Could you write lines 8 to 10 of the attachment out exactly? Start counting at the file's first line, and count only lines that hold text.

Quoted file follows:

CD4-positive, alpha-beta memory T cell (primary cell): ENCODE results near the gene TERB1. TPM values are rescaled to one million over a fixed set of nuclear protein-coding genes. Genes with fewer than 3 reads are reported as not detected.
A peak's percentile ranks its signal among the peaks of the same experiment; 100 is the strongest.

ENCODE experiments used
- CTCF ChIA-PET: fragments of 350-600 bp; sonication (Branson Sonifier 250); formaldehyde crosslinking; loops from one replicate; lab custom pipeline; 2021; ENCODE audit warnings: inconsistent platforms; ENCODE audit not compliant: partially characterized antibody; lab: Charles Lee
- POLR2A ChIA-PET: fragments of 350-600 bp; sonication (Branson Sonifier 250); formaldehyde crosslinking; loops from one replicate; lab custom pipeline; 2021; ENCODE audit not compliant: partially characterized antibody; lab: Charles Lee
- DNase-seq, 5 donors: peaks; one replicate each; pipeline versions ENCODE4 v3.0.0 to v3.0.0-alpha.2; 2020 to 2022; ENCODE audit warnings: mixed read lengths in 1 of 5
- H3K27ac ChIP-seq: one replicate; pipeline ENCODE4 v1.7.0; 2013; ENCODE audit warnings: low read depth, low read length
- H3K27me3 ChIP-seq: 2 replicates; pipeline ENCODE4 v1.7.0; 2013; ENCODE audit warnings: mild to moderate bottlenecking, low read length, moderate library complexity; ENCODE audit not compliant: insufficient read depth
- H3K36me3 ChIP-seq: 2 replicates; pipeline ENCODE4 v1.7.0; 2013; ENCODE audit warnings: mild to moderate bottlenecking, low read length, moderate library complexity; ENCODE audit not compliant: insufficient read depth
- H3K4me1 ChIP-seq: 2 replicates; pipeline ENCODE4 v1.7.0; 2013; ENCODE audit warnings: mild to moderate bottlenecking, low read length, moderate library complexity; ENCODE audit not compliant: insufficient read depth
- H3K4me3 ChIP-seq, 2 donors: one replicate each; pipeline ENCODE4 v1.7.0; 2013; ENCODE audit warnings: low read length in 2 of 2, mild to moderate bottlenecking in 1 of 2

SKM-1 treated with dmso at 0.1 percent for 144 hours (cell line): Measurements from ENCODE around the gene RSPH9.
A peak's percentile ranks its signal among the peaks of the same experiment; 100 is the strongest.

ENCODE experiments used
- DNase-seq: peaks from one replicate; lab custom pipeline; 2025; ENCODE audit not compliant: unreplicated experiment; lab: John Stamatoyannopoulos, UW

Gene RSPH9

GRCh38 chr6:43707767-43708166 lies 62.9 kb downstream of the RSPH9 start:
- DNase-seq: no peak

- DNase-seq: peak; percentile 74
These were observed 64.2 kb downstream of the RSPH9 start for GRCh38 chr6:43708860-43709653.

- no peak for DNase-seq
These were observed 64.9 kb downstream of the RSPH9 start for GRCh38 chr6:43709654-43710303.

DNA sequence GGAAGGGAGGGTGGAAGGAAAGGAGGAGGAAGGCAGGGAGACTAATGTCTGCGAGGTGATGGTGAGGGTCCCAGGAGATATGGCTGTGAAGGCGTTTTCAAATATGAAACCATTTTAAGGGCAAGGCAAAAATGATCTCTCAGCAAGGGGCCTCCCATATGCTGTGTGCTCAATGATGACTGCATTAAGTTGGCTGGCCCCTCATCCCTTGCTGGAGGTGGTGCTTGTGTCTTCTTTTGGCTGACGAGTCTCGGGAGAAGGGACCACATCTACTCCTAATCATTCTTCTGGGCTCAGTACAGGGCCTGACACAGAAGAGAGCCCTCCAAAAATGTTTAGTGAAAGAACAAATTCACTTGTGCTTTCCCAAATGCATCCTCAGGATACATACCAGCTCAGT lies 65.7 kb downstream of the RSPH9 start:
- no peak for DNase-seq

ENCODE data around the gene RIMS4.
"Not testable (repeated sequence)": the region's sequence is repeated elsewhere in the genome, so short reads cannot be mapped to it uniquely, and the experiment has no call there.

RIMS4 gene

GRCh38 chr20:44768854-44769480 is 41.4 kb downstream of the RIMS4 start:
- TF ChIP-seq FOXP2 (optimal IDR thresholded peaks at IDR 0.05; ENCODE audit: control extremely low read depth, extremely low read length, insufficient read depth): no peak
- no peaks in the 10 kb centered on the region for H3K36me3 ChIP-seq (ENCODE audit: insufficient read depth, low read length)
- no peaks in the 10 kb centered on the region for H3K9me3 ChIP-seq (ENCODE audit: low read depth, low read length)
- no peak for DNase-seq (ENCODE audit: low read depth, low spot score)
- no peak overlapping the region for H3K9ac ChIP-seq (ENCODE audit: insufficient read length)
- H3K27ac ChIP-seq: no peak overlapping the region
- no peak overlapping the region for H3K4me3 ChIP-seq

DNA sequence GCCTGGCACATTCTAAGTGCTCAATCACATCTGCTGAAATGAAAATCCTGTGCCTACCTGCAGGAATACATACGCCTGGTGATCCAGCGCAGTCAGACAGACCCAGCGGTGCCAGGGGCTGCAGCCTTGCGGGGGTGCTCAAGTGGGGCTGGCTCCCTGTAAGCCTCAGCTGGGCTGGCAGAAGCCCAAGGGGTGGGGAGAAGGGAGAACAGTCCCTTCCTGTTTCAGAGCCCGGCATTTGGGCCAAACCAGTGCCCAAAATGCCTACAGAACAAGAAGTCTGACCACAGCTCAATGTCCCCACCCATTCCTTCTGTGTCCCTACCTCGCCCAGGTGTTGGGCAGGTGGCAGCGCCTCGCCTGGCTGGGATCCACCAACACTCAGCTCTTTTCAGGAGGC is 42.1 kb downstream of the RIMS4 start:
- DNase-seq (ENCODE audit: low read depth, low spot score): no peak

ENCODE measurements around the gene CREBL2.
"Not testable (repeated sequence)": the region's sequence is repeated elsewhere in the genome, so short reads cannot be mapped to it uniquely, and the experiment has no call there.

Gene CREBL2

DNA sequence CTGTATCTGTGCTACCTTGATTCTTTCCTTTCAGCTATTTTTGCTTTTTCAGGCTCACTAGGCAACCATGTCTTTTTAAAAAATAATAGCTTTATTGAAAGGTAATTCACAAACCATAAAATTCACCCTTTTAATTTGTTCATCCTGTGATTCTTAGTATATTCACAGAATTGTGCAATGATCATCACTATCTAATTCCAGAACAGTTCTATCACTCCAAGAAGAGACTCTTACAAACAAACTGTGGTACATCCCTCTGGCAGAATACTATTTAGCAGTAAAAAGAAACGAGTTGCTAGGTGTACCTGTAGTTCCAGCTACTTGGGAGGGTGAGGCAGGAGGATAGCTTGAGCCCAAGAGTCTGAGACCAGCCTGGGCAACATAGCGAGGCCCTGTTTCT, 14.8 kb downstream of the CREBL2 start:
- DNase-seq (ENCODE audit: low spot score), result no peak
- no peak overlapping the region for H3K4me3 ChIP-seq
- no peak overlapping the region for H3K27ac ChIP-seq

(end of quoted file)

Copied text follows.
- H3K27me3 ChIP-seq: 2 replicates; pipeline ENCODE4 v1.7.0; 2013; ENCODE audit warnings: mild to moderate bottlenecking, low read length, moderate library complexity; ENCODE audit not compliant: insufficient read depth
- H3K36me3 ChIP-seq: 2 replicates; pipeline ENCODE4 v1.7.0; 2013; ENCODE audit warnings: mild to moderate bottlenecking, low read length, moderate library complexity; ENCODE audit not compliant: insufficient read depth
- H3K4me1 ChIP-seq: 2 replicates; pipeline ENCODE4 v1.7.0; 2013; ENCODE audit warnings: mild to moderate bottlenecking, low read length, moderate library complexity; ENCODE audit not compliant: insufficient read depth